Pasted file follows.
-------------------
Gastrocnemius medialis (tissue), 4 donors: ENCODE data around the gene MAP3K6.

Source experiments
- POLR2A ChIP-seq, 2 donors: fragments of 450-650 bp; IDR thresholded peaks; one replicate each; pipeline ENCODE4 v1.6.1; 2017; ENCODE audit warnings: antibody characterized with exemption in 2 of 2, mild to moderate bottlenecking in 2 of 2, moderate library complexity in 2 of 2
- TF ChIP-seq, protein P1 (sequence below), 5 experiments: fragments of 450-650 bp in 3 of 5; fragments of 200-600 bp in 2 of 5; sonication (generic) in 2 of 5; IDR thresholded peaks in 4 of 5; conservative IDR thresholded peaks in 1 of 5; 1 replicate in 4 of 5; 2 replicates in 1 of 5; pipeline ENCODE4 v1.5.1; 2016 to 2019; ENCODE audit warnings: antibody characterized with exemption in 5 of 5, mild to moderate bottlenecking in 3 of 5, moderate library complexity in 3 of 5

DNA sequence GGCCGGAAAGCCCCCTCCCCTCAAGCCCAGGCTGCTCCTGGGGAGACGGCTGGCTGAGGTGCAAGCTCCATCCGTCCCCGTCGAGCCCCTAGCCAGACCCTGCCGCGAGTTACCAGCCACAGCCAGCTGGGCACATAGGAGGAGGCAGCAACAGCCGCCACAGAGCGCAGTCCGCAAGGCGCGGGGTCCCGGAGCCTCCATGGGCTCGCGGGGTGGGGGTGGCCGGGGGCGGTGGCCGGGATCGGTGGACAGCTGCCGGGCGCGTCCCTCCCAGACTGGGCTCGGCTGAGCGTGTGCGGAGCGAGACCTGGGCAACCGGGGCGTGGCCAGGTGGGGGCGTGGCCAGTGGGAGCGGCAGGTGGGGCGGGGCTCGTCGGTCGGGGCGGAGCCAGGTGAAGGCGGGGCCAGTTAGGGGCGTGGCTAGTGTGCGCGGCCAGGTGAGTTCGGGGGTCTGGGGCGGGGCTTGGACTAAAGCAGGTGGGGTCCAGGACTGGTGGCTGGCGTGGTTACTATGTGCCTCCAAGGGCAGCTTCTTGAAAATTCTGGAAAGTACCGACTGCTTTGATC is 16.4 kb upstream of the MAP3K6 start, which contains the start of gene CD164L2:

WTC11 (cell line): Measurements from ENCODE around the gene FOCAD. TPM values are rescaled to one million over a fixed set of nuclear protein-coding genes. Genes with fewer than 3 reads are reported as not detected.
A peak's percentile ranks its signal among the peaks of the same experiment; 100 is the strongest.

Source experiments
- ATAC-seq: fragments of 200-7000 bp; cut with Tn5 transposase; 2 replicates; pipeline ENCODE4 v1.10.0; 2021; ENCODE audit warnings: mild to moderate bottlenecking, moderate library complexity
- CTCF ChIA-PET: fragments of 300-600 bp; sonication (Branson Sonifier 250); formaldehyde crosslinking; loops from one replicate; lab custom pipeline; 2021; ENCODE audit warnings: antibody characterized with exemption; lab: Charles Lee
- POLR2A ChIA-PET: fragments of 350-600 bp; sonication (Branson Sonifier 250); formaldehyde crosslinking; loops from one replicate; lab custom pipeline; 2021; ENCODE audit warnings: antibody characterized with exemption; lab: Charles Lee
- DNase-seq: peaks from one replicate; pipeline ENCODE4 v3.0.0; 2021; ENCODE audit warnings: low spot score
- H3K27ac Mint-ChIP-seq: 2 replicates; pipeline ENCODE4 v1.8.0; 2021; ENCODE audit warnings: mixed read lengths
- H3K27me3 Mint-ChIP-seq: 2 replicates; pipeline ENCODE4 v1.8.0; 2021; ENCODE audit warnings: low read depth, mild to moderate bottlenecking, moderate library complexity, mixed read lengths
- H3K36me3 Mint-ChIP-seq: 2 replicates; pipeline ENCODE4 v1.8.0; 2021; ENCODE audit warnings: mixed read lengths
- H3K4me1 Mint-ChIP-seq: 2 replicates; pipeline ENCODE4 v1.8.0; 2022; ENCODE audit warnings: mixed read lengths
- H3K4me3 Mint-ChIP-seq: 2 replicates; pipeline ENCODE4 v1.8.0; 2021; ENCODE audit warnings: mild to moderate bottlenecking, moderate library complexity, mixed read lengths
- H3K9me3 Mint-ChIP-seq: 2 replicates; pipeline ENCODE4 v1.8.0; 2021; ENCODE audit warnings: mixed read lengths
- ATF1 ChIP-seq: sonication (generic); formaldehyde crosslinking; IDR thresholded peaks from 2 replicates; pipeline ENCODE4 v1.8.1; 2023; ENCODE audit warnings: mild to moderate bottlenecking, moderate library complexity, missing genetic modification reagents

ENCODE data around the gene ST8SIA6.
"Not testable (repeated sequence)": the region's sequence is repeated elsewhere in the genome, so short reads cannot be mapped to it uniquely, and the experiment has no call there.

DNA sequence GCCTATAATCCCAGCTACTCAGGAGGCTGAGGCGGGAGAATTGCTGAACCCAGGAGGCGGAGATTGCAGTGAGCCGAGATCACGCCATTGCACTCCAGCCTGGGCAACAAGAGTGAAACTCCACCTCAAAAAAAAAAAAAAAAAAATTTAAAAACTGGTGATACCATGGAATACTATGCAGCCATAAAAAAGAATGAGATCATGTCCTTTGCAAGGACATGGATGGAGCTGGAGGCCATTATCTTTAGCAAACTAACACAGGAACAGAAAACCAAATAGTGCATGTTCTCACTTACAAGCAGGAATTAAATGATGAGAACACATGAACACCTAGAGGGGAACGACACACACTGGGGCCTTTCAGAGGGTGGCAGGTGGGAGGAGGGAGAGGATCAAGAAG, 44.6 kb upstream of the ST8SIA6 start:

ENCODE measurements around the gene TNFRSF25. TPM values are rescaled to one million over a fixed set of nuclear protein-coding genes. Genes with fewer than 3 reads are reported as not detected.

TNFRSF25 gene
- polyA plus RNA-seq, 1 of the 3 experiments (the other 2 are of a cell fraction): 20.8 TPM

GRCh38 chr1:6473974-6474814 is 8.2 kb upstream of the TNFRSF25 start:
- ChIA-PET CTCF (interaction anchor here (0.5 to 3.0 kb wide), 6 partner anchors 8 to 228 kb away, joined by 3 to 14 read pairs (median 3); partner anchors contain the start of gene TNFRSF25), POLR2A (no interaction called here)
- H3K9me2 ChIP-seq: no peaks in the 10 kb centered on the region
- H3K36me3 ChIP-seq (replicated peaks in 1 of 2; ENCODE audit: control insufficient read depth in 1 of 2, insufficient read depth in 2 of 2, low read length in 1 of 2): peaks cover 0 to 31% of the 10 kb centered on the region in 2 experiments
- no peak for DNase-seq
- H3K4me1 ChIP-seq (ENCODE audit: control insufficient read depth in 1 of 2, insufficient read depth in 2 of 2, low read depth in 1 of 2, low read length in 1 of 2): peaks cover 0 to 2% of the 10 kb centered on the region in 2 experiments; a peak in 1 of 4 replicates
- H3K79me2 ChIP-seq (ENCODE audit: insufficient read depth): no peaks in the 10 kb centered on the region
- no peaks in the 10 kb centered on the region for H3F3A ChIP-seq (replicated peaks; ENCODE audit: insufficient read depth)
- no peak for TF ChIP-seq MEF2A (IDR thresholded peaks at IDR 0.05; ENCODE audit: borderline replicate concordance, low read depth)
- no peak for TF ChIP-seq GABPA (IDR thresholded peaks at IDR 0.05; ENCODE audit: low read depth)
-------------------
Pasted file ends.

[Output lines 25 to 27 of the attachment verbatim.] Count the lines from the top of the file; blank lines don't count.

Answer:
- polyA plus RNA-seq, 1 of the 3 experiments (the other 2 are of a cell fraction): 20.8 TPM

GRCh38 chr1:6473974-6474814 is 8.2 kb upstream of the TNFRSF25 start:
- ChIA-PET CTCF (interaction anchor here (0.5 to 3.0 kb wide), 6 partner anchors 8 to 228 kb away, joined by 3 to 14 read pairs (median 3); partner anchors contain the start of gene TNFRSF25), POLR2A (no interaction called here)